• On the day of termination, a representative from the utility must try to contact you or another adult in your home personally before disconnecting your service. If a utility representative is unable to reach you or another adult by phone or in person, a written notice will be affixed to something in a visible location (such as your door) before disconnecting service. 

• The utility can disconnect your service only during normal working hours. The company cannot disconnect service after 12:30 p.m. on a day when its offices are not open the next day. 

• During the winter heating season (Nov. 1 – Apr. 15), the utility must make contact either with you or another adult at the premise at least 10 days before disconnection. Contact can be in person, over the telephone or via a hand-delivered written notice. This provides additional time for you to work out a payment plan.

Q:   Can I get help with my bill and avoid disconnection?
A:   Yes. Utilities are encouraged to work out an extended payment plan with you. If you face disconnection and cannot work out a payment plan, electric and natural gas utilities must make available the following assistance programs: 

1) Your choice of one of the following plans: 

• A “one-ninth” plan that allows you to make nine equal monthly payments on the overdue amount while paying current charges on a budget bill. The budget bill allows you to pay the same amount each month.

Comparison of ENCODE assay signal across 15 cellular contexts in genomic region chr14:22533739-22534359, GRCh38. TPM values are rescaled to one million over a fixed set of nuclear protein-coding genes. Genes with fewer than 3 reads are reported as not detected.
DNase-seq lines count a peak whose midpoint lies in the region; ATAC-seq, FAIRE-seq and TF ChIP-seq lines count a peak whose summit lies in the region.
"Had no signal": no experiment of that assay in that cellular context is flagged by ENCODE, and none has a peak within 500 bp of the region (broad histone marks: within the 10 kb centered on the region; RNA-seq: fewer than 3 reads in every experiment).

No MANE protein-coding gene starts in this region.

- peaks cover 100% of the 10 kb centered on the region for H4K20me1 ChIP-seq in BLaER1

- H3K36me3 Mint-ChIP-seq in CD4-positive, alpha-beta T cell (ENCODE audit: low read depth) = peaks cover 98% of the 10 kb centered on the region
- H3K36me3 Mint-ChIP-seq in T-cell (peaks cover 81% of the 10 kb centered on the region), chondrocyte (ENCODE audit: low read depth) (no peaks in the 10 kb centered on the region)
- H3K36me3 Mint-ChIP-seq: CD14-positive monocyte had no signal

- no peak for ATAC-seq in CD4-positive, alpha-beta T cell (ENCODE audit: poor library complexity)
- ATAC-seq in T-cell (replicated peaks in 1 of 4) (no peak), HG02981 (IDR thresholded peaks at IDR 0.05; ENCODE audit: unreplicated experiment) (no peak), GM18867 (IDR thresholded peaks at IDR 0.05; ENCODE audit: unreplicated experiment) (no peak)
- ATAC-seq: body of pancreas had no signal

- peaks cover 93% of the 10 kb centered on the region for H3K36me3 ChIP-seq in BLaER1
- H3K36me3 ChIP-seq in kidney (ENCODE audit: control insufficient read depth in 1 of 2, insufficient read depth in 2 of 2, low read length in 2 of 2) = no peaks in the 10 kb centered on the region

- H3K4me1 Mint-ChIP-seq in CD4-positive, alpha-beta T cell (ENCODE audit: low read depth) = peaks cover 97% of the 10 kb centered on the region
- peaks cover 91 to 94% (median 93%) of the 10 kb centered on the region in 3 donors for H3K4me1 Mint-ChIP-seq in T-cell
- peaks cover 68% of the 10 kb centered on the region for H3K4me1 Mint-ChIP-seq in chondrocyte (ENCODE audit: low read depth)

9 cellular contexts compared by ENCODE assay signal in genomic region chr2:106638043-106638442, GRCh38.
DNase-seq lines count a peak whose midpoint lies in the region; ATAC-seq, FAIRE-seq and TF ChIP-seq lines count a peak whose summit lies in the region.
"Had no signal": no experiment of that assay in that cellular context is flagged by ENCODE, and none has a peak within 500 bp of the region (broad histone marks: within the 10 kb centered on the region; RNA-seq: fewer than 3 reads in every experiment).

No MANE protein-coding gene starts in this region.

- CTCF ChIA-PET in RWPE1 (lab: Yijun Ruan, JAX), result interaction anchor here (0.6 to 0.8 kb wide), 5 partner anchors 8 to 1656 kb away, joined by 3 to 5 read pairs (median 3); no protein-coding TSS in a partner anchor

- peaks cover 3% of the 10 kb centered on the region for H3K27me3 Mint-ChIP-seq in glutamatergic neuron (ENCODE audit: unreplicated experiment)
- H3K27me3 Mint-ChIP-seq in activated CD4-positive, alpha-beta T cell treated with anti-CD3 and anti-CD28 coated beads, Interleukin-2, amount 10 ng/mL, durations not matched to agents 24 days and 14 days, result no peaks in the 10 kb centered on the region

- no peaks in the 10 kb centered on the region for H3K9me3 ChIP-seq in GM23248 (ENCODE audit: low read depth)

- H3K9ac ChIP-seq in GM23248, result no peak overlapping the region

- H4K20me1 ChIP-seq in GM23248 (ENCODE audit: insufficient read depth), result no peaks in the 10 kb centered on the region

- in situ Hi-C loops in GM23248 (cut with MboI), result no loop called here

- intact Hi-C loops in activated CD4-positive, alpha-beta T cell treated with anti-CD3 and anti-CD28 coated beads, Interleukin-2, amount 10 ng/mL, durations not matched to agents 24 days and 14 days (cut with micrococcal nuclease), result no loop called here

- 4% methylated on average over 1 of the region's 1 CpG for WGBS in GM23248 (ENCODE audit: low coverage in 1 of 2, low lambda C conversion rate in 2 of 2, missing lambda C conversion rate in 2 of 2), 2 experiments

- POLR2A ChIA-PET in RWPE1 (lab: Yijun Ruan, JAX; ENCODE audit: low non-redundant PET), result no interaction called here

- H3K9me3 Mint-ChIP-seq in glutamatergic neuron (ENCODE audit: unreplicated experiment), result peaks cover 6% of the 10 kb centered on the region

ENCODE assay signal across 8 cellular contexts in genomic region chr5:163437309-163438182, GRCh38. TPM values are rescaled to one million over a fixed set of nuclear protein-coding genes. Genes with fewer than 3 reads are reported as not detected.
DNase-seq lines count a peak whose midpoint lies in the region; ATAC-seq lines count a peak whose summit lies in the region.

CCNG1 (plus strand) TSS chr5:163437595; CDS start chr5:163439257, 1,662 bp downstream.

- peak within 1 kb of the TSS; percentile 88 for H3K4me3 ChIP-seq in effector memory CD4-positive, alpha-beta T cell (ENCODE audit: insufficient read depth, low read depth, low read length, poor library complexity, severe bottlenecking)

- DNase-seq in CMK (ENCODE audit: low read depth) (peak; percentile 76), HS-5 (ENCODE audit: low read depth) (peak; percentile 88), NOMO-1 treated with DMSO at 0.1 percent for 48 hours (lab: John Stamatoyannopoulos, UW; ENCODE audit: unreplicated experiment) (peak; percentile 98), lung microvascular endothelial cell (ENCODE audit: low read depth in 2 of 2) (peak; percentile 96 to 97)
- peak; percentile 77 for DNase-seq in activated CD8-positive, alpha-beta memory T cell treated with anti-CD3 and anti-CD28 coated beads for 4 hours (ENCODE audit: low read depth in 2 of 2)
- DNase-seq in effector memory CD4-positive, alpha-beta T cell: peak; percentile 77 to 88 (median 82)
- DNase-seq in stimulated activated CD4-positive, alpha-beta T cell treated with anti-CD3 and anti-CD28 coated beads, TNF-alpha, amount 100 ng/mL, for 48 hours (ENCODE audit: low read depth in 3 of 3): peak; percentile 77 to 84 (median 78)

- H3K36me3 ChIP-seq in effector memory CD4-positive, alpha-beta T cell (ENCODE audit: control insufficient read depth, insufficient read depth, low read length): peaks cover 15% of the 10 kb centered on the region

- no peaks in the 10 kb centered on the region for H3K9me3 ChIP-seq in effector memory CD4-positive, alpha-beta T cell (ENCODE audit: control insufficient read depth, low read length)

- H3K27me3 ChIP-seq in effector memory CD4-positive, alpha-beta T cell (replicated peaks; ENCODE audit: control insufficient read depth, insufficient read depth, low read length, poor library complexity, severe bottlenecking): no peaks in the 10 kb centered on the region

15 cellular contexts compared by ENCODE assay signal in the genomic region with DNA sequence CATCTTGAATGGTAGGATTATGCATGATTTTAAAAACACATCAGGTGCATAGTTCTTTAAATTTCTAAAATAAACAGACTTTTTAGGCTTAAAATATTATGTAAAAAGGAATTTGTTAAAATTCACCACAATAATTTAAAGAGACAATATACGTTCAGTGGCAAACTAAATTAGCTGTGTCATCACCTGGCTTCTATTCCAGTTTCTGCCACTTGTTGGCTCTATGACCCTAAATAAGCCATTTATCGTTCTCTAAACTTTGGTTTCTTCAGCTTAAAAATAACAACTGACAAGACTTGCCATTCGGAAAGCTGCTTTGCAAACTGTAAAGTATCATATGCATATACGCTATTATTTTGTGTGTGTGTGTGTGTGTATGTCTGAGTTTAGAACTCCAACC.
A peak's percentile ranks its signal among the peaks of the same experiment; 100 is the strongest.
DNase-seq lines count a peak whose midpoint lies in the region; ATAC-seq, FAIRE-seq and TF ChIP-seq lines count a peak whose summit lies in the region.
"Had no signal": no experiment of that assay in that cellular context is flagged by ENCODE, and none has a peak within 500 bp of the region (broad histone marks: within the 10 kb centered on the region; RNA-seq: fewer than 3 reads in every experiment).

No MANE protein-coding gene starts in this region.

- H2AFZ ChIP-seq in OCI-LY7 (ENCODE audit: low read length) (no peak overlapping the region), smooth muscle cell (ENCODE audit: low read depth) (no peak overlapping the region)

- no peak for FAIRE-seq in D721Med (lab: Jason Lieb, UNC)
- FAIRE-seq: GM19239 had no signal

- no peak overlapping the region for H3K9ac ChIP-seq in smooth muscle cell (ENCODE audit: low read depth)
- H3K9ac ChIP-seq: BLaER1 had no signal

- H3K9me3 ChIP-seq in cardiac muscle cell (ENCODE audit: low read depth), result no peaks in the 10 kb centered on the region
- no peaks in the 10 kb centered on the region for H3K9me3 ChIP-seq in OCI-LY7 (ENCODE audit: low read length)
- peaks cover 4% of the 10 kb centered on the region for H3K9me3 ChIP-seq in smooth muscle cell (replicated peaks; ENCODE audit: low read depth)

• A “one-sixth” plan that allows you to pay one-sixth of past due charges in addition to the total amount of current charges each month for a period of six months. 

• A “one-third” plan that allows you to pay one-third of your total bill each month (past due amount plus current charges). All companies are required to offer the “one-third” plan during the winter heating season (Nov. 1 – Apr. 15). 

2) PIPP Plus (Percentage of Income Payment Plan Plus) – allows income-eligible customers to pay a percentage of their monthly household income toward their energy bill. Households with an income at or below 150 percent of the federal poverty guidelines are eligible.  The payment amount each month is typically six percent of your monthly income for natural gas and six percent for electric. PIPP Plus customers pay the same amount each month and can qualify for reductions in the arrearages by paying the gas and electric bill on-time.